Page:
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Feature: Refugees get trump card - and identity - in Kenya

Feature: Refugees get trump card - and identity - in Kenya

Some 21,000 Sudanese refugees in Kakuma camp have received the first batch of identity cards issued by the Kenya government. These cards will make it easier for the authorities to verify the refugees' identity and hopefully reduce intimidation, harassment and even arbitrary arrests.
15 April 2003
Sudanese refugees receiving their identity cards at Kakuma camp.

KAKUMA, Kenya (UNHCR) - Ayen Ajok scrutinises her photo on the new identity card she has just received from government officials at the refugee camp in Kakuma, Kenya. Smiling bashfully, she feels the plastic of the laminated card, the first-ever document with her own name and photograph.

A few metres away, there is uproarious laughter from a crowd of refugees, excitedly inspecting their new cards. Watching them, the mother of four wraps her card in a handkerchief, tucks it inside her blouse and walks back, more upright than before, to her hut in the refugee camp she has called home for the last 10 years.

Ayen is part of a first group of some 21,000 Sudanese refugees who have recently received refugee identity cards from the government of Kenya. This is the first time in 10 years that the East African country is issuing IDs to refugees. Under the current plan, the government will issue the documents in several phases to more than 100,000 refugees aged over 18 in Kenya. They represent nearly half the country's refugee population of 230,000.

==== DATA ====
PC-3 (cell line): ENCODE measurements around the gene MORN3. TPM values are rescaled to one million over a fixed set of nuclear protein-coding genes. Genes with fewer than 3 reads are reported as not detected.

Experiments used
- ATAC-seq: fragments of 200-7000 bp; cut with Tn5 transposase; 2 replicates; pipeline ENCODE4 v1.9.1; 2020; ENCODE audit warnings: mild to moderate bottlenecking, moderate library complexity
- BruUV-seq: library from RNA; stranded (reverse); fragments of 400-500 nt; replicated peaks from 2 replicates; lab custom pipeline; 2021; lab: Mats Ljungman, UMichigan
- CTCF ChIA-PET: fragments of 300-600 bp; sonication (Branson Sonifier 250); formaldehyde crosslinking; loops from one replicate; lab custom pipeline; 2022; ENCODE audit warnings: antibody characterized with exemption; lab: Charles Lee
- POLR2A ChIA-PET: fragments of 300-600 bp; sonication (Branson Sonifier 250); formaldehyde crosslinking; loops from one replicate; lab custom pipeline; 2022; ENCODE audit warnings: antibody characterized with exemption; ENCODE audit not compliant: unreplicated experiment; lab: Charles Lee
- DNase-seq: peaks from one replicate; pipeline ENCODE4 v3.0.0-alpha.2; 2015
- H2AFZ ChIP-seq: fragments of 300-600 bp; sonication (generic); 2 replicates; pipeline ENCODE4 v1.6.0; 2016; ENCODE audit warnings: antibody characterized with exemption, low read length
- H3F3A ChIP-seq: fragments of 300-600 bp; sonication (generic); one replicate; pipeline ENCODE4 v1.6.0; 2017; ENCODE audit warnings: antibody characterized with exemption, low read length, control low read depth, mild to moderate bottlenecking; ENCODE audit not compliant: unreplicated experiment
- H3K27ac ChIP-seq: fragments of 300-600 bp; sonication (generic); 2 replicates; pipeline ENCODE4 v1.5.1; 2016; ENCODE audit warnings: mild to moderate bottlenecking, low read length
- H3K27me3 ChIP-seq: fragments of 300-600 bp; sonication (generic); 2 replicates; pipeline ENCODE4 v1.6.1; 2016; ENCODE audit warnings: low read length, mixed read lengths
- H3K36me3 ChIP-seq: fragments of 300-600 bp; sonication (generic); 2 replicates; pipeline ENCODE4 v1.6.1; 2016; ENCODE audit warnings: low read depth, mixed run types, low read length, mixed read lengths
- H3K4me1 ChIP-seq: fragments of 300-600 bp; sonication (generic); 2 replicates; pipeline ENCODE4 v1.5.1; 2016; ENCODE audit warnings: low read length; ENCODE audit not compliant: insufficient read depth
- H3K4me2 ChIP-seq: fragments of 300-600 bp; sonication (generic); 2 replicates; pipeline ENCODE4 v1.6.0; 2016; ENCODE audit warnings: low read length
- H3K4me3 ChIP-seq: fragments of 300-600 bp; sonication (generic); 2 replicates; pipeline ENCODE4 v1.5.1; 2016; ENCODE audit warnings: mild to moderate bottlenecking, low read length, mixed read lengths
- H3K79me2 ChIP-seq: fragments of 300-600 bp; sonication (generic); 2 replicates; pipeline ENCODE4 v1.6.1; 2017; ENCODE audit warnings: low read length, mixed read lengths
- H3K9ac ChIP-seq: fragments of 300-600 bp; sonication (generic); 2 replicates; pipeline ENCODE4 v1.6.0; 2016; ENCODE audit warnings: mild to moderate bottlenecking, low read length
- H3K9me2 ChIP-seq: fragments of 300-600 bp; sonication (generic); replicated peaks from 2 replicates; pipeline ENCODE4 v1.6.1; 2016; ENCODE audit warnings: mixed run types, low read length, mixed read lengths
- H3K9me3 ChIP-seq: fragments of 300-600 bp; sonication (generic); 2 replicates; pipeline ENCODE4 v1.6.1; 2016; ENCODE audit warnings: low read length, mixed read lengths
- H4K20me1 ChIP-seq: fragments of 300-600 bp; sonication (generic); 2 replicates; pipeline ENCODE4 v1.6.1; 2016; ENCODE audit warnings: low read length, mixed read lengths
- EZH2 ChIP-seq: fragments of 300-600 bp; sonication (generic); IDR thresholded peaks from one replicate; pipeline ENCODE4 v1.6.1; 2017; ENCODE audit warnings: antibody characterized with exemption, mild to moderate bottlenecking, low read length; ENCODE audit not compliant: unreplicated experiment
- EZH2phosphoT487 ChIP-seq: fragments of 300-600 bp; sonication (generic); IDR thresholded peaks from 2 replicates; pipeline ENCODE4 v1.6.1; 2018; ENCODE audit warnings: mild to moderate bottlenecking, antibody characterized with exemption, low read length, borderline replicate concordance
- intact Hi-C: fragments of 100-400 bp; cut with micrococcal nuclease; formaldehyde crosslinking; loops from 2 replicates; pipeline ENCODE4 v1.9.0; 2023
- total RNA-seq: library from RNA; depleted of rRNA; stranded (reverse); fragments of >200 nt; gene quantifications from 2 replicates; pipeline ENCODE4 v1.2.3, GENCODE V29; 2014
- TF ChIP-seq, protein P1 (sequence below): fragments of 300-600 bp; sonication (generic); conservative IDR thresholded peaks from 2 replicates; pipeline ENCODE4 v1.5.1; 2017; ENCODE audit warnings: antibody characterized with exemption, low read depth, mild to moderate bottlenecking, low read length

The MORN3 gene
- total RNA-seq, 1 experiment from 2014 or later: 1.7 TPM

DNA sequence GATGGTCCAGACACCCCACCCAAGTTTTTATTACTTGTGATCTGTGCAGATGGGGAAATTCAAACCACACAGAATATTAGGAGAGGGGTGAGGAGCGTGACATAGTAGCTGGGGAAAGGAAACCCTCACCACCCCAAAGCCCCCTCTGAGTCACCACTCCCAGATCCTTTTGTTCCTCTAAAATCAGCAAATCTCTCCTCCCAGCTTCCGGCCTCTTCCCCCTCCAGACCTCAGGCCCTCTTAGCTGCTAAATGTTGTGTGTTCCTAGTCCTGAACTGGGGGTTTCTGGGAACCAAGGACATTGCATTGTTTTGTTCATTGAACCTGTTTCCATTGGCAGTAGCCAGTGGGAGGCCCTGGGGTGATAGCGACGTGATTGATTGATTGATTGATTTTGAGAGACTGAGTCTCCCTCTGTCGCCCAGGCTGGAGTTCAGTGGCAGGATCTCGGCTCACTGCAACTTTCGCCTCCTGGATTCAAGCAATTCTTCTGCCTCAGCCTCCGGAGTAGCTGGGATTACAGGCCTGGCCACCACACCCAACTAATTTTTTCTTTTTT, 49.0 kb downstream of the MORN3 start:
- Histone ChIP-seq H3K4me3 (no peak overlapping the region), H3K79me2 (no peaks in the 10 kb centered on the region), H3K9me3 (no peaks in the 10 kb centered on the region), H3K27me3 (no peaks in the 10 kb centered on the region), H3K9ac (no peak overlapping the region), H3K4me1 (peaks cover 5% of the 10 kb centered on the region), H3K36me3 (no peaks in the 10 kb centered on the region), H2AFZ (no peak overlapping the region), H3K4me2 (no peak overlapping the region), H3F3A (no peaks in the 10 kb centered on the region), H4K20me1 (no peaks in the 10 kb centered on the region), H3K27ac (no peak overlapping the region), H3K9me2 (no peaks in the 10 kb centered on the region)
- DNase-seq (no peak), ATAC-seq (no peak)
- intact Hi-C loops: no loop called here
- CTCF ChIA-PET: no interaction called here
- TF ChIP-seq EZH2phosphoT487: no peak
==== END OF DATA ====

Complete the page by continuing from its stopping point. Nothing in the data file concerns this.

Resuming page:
Each card has the refugee's full name, photo and other details about his or her camp of residence and country of origin. Ayen and many like her who have received this first batch of cards are from Sudan, a country whose 18-year-old war has displaced more than half a million southern Sudanese to neighbouring countries like Kenya.

The first phase of issuing ID cards completed last week in Kakuma is the culmination of three years of work by Kenya's registration bureau. In 1999, scores of officials from the government department charged with registration spent weeks in the remote camp close to Kenya's northern border with Sudan. They took down meticulous details, including photos and fingerprints, from the refugees in preparation for their registration. All this information has been entered into the country's database, making it possible for the government to verify a person's identity.

"These cards could change the lives of many refugees in Kenya. We should see less intimidation, harassment and even arbitrary arrests of refugees," said George Okoth-Obbo, UNHCR's Representative in Kenya.

The refugee ID cards will be as valid as Kenyan ID cards. These are used as proof of identity in banks, with authorities, including police, insurance, schools and colleges, and for other administrative business.

For refugee women like Ayen, the ID card issued to her last week also meets one of five pledges to refugee women made by the UN High Commissioner for Refugees, Ruud Lubbers, in June 2001. The UNHCR chief pledged that the organisation would strive to ensure that male and female refugees are registered individually and receive individual documentation. Lubbers noted that the lack of individual papers equals lack of autonomous legal status.